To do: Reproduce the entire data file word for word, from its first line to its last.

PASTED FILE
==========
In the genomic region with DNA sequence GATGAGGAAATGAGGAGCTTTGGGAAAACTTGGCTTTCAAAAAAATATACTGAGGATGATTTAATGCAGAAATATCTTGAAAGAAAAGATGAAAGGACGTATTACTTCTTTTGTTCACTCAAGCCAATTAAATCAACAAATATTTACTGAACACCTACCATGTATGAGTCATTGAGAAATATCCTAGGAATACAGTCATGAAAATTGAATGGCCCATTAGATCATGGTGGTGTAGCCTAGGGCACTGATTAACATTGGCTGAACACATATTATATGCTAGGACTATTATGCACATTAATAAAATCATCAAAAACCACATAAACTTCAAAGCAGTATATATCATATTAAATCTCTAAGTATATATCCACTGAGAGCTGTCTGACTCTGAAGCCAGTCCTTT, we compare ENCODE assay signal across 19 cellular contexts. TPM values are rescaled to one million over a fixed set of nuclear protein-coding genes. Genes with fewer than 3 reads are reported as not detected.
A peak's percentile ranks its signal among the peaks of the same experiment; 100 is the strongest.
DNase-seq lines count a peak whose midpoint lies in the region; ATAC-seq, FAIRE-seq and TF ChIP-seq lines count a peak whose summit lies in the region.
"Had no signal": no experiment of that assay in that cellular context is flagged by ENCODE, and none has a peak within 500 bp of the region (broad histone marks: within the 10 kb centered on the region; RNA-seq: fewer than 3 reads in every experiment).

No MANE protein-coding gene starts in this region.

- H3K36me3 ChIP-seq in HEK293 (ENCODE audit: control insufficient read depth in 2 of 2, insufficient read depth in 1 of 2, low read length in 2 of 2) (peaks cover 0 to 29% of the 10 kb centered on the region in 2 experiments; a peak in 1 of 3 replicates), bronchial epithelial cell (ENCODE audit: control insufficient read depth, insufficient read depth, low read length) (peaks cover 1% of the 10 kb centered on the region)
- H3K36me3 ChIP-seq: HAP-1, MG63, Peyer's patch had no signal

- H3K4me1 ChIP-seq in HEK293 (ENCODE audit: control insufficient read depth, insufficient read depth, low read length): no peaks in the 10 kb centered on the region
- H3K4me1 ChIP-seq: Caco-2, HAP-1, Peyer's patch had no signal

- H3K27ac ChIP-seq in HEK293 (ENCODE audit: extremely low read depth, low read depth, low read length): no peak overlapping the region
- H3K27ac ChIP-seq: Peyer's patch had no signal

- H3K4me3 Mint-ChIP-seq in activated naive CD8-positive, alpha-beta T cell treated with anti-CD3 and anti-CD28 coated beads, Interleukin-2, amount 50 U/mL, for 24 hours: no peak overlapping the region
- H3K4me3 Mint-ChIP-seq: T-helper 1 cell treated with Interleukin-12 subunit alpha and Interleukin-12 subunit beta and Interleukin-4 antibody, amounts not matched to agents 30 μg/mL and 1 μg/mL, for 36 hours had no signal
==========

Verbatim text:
In the genomic region with DNA sequence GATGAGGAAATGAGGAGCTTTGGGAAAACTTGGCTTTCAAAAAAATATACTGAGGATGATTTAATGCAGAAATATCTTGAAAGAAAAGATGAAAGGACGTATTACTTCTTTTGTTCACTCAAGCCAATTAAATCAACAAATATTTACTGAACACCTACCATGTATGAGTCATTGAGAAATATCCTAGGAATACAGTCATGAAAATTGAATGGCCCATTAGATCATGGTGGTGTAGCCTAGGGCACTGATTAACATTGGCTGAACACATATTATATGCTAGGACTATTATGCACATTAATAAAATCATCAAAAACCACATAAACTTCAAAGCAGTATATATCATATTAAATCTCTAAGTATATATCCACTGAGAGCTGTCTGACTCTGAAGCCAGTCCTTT, we compare ENCODE assay signal across 19 cellular contexts. TPM values are rescaled to one million over a fixed set of nuclear protein-coding genes. Genes with fewer than 3 reads are reported as not detected.
A peak's percentile ranks its signal among the peaks of the same experiment; 100 is the strongest.
DNase-seq lines count a peak whose midpoint lies in the region; ATAC-seq, FAIRE-seq and TF ChIP-seq lines count a peak whose summit lies in the region.
"Had no signal": no experiment of that assay in that cellular context is flagged by ENCODE, and none has a peak within 500 bp of the region (broad histone marks: within the 10 kb centered on the region; RNA-seq: fewer than 3 reads in every experiment).

No MANE protein-coding gene starts in this region.

- H3K36me3 ChIP-seq in HEK293 (ENCODE audit: control insufficient read depth in 2 of 2, insufficient read depth in 1 of 2, low read length in 2 of 2) (peaks cover 0 to 29% of the 10 kb centered on the region in 2 experiments; a peak in 1 of 3 replicates), bronchial epithelial cell (ENCODE audit: control insufficient read depth, insufficient read depth, low read length) (peaks cover 1% of the 10 kb centered on the region)
- H3K36me3 ChIP-seq: HAP-1, MG63, Peyer's patch had no signal

- H3K4me1 ChIP-seq in HEK293 (ENCODE audit: control insufficient read depth, insufficient read depth, low read length): no peaks in the 10 kb centered on the region
- H3K4me1 ChIP-seq: Caco-2, HAP-1, Peyer's patch had no signal

- H3K27ac ChIP-seq in HEK293 (ENCODE audit: extremely low read depth, low read depth, low read length): no peak overlapping the region
- H3K27ac ChIP-seq: Peyer's patch had no signal

- H3K4me3 Mint-ChIP-seq in activated naive CD8-positive, alpha-beta T cell treated with anti-CD3 and anti-CD28 coated beads, Interleukin-2, amount 50 U/mL, for 24 hours: no peak overlapping the region
- H3K4me3 Mint-ChIP-seq: T-helper 1 cell treated with Interleukin-12 subunit alpha and Interleukin-12 subunit beta and Interleukin-4 antibody, amounts not matched to agents 30 μg/mL and 1 μg/mL, for 36 hours had no signal